Unit 2 of China’s Taishan nuclear plant in Guangdong province began commercial operation on 7 September.
The milestone followed statutory functional testing of continuous operation at full power for 168 hours, which started on 30 August, EDF said. It was achieved nine months after Taishan 1 was commissioned.
The two 1750MWe EPRs at Taishan were constructed by TNPJVC, a joint-venture founded by China General Nuclear (51%), EDF (30%) and the Chinese utility Guangdong Energy Group (19%). The EDF Group and its subsidiary Framatome supplied the EPR technology for the plant.
Taishan 1 began construction in 2009, followed by Taishan 2 in 2010. Taishan 1 achieved first criticality and was connected to the grid in June 2018, beginning commercial operation in December. Taishan 2 achieved criticality in May and was connected to the grid in June.
EDF Chairman and CEO Jean-Bernard Lévy said: "The start-up of the world's second EPR at the Taishan site, combined with the excellent operational performances achieved at unit 1, are testament to the quality of the reactor design and confirm the industrial feasibility of projects undergoing development."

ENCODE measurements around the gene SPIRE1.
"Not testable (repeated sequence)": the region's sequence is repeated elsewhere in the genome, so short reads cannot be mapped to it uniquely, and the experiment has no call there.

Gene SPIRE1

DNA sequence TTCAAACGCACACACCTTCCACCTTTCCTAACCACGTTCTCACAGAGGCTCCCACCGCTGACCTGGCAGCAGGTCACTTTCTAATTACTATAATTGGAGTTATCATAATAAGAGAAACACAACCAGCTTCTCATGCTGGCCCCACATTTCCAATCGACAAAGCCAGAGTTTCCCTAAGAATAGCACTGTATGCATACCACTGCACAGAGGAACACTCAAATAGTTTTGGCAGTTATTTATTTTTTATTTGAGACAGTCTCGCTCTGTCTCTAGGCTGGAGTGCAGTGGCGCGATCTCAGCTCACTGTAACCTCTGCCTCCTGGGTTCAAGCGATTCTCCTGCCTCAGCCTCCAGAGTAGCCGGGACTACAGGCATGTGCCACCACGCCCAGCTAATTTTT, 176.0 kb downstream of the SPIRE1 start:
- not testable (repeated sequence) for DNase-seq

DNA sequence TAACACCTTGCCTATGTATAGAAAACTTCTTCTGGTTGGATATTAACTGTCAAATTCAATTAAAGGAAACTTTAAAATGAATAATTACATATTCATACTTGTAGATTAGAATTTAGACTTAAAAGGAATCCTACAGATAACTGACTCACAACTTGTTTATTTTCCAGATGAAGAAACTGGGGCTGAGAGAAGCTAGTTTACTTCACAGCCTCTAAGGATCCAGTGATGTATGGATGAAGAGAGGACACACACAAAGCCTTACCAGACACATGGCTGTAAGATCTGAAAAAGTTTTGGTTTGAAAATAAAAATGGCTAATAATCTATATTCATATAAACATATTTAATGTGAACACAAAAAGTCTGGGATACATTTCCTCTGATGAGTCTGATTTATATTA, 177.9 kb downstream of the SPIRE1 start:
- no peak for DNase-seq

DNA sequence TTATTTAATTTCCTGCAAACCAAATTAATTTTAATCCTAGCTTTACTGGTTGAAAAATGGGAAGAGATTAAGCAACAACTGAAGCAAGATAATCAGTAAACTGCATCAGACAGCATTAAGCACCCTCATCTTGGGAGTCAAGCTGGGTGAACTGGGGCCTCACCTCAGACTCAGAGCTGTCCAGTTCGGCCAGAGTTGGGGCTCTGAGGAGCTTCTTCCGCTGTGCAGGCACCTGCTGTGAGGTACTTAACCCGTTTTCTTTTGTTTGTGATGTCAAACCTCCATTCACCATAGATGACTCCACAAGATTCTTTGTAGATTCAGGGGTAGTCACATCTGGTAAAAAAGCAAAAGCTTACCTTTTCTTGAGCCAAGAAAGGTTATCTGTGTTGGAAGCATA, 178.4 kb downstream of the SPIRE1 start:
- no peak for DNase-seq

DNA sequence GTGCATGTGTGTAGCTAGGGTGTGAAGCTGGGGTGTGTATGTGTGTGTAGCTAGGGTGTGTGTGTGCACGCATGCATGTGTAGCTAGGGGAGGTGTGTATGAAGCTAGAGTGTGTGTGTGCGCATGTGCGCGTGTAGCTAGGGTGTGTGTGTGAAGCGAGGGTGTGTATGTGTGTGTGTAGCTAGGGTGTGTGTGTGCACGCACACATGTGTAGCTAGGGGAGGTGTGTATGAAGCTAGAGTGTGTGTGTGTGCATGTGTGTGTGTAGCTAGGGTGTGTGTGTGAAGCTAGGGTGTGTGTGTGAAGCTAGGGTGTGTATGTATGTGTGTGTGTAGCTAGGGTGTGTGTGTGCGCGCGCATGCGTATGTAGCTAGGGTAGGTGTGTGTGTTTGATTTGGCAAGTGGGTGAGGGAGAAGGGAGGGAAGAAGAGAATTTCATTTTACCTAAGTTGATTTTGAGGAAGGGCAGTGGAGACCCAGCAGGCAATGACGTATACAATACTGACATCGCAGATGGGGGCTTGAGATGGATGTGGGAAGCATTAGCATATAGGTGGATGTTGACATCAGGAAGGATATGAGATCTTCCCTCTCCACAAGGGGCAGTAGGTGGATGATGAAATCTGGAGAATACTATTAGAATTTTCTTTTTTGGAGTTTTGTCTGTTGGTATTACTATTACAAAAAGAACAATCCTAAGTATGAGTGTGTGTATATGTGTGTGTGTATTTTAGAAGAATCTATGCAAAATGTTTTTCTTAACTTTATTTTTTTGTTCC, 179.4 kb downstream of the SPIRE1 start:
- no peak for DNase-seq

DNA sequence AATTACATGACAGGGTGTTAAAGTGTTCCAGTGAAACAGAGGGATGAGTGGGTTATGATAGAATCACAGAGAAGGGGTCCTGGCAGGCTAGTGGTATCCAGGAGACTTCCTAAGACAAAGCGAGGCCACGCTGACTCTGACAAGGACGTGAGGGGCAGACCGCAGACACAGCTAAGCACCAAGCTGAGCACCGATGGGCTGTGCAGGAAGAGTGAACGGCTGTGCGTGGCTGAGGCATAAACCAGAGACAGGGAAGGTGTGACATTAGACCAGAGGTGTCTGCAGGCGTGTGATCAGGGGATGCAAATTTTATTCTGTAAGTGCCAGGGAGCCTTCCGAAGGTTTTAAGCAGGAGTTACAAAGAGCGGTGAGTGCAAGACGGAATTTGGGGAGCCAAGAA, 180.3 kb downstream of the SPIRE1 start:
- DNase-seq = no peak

"The success of the Taishan project is the result of a long and fruitful cooperation between EDF and CGN and more widely in the French and Chinese nuclear sectors. Safe and competitive, EPR technology is an increasingly important asset to make the global energy mix totally carbon free."
The experience acquired through the commissioning of Taishan 1, in December 2018, made it possible to reduce by three months the period between fuel loading and the plant's entry into commercial operation. EDF said this demonstrates the potential to optimise future EPR construction sites.
Taishan 1 and 2 were the third and fourth EPR units to begin construction, after Olkiluoto 3 in Finland and Flamanville 3 in France, both of which are significantly behind schedule and over-budget.
In July, Finnish utility Teollisuuden Voima Oyj announced a further delay in the start up of Olkiluoto 3. Fuel is expected to be loaded into the reactor in January 2020, with the start of regular electricity generation scheduled for July 2020. The loading of fuel into the core of the Flamanville EPR in France was expected towards the end of this year, but in June EDF said start-up of the unit will be delayed until the end of 2022 because of necessary repairs to welds in its primary circuit.